Good Friday | April 10, 2020
See today’s readings here. This homily was preached online due to Covid-19. Video recordings of the Sunday evening Mass, where Fr. Brian regularly preaches, are available on Facebook at Delaware Koinonia. The archive of all of Fr. Brian’s homilies can be found here: Salesian Sermons
Last year, right around Mother’s Day, the Delaware News Journal did a story of mothers who had lost children to violence here in the city of Wilmington.
And I must admit, I fully intended to skip the article.
For I have had more than my share of working with moms who have lost children. And I just didn’t need that reminder that morning.
But then I noticed one of the women in the photos.
And I realized that I recognized her. For a little over two years ago, she had adopted her two nephews when their mother died. I remembered the grace by which she carried the family through the death of her sister and how she had jumped right into the task of raising two young men, guiding them through the tumultuous teenage years.
And yet, I never knew she had lost a son of her own.
So I called her and told her I had seen her in the paper. How she had given a truly heartfelt interview.
There was a quiet pause and a sincere thank you.
But then I asked the question I couldn’t get out of my mind. How did you do it, my friend? How did you adopt those two boys after just losing one of your own?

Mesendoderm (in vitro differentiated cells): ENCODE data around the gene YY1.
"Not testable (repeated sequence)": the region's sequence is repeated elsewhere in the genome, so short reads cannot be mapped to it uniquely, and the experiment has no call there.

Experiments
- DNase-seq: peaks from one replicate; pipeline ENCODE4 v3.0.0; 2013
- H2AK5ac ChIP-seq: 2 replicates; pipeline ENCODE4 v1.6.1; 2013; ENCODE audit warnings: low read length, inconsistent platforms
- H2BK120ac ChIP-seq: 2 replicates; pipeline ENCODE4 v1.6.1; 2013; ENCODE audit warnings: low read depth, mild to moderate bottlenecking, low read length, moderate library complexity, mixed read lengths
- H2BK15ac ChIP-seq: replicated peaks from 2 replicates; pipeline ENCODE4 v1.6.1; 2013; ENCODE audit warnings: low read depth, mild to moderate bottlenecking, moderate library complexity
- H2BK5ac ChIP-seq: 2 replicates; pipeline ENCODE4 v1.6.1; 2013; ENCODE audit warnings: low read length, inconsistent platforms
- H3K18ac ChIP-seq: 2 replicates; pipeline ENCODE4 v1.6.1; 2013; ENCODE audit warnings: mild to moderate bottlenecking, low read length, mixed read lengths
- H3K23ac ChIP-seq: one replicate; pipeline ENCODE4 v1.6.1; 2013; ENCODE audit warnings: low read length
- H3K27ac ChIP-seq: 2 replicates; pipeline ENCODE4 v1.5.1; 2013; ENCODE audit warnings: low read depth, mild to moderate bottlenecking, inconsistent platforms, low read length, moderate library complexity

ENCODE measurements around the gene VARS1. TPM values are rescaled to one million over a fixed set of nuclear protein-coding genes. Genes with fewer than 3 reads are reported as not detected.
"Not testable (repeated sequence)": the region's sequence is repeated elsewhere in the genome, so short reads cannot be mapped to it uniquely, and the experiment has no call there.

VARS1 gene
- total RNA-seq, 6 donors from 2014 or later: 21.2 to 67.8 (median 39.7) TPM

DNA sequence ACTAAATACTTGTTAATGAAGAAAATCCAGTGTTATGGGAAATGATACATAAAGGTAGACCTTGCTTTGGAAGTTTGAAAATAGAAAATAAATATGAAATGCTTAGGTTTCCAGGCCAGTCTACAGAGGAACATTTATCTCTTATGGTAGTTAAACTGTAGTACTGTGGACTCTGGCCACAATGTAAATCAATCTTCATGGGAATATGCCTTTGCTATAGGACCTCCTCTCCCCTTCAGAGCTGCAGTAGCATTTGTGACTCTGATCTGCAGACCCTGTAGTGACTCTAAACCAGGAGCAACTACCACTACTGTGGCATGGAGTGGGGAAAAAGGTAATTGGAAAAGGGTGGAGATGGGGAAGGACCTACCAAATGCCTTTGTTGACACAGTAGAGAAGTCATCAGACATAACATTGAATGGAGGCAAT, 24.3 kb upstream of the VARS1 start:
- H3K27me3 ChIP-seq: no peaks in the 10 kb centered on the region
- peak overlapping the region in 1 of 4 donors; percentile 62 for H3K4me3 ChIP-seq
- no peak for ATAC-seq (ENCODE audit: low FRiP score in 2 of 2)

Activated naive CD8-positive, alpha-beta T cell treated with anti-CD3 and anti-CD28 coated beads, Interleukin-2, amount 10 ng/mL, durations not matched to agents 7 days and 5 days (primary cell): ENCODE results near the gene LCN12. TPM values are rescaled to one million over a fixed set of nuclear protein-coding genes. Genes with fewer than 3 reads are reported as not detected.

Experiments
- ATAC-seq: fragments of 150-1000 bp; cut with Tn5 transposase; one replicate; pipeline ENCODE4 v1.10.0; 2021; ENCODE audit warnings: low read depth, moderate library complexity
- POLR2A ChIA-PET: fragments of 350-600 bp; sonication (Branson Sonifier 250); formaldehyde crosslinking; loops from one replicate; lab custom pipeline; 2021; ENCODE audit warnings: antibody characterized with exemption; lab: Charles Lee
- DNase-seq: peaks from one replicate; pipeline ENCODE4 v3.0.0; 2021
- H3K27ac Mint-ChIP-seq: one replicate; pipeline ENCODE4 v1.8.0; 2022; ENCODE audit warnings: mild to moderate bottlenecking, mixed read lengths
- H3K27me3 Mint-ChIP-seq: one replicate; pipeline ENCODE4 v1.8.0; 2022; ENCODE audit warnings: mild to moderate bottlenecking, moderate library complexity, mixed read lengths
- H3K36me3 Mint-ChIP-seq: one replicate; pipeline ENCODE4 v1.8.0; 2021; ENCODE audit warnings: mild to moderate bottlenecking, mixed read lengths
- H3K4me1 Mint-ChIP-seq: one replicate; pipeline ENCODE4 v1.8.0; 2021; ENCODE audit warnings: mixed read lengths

I could hear the weary smile through the phone.
Fr. Brian. Life keeps on moving. And you gotta keep loving. That’s all we can ever do.
I thought a lot about her today, as I prepared my homily for Good Friday.
For I just couldn’t help but think of her as I re-read the last words of Christ to his mother.
Behold your son.
For that could not have been easy.
There is no way anyone could have filled the Christ size hole that was ripped into Mary’s heart that afternoon.
No other individual would have replaced her son. No other individual would have spoken her name like he did. No other individual would have given her a kiss on the cheek like he did. No other individual would have preached and healed and confronted like he did.
But what if the disciple didn’t have to replace Jesus?
What if Mary didn’t try to fill the hole or replace her son?
What if she simply took the advice of my dear friend. You gotta keep loving.
You gotta keep stretching your own heart wider and wider, finding that in doing so the holes in our hearts don’t seem so large, so terrible, so all encompassing.
My friends, each of us has holes in our hearts.
Some are rather small by comparison. Others feel cavernous
The cruel piece of gossip
The friend’s betrayal
The terminal diagnosis
The loss of a job
The abrupt cancellation of one’s senior year
The death of the one we love
Some happened decades ago. Others are far more recent.
But faced with these holes, we as Christians have a choice.
We can hide in these holes. Allowing the grief and pain and rage to wash over us and consume us.
Or we can keep loving. Gently pushing out the boundaries of our hearts to encompass each of our sisters and brothers who need our love.
Knowing that as our heart grows, the holes gently diminish in size and intensity.
I know the choice that my friend made. And I know the choice that Mary made.
May we have the courage to walk in the footsteps of these holy women. May we have the courage to love.
May God be Praised.